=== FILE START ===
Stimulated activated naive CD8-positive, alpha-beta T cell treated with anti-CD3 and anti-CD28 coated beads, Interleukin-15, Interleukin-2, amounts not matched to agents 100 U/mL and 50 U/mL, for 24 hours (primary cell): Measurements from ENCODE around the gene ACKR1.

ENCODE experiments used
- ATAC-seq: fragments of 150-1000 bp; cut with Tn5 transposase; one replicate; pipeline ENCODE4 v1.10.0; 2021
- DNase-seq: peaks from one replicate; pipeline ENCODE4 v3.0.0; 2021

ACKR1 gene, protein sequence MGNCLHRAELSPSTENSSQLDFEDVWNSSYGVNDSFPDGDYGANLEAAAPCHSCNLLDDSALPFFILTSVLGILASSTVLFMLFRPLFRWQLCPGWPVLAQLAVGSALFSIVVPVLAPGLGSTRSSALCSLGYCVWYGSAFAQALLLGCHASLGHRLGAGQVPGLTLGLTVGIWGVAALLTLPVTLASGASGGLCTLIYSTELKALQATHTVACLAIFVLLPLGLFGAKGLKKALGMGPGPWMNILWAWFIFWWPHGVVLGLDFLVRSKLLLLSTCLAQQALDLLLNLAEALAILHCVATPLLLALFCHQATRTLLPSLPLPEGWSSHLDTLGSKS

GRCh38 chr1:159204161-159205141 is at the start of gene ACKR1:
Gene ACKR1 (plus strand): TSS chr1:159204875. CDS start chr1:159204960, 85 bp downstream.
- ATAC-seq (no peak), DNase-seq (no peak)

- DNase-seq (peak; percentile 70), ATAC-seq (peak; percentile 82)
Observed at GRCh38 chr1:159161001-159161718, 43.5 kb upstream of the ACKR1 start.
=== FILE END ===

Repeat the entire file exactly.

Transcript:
Stimulated activated naive CD8-positive, alpha-beta T cell treated with anti-CD3 and anti-CD28 coated beads, Interleukin-15, Interleukin-2, amounts not matched to agents 100 U/mL and 50 U/mL, for 24 hours (primary cell): Measurements from ENCODE around the gene ACKR1.

ENCODE experiments used
- ATAC-seq: fragments of 150-1000 bp; cut with Tn5 transposase; one replicate; pipeline ENCODE4 v1.10.0; 2021
- DNase-seq: peaks from one replicate; pipeline ENCODE4 v3.0.0; 2021

ACKR1 gene, protein sequence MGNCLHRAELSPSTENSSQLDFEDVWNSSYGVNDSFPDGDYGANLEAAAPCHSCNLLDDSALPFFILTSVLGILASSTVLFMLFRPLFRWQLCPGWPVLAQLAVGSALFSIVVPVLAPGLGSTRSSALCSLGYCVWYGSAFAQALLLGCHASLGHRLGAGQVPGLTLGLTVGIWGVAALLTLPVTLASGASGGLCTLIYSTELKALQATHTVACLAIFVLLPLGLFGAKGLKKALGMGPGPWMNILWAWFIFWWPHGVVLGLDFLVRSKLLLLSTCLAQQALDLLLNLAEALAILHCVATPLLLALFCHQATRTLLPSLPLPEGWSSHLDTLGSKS

GRCh38 chr1:159204161-159205141 is at the start of gene ACKR1:
Gene ACKR1 (plus strand): TSS chr1:159204875. CDS start chr1:159204960, 85 bp downstream.
- ATAC-seq (no peak), DNase-seq (no peak)

- DNase-seq (peak; percentile 70), ATAC-seq (peak; percentile 82)
Observed at GRCh38 chr1:159161001-159161718, 43.5 kb upstream of the ACKR1 start.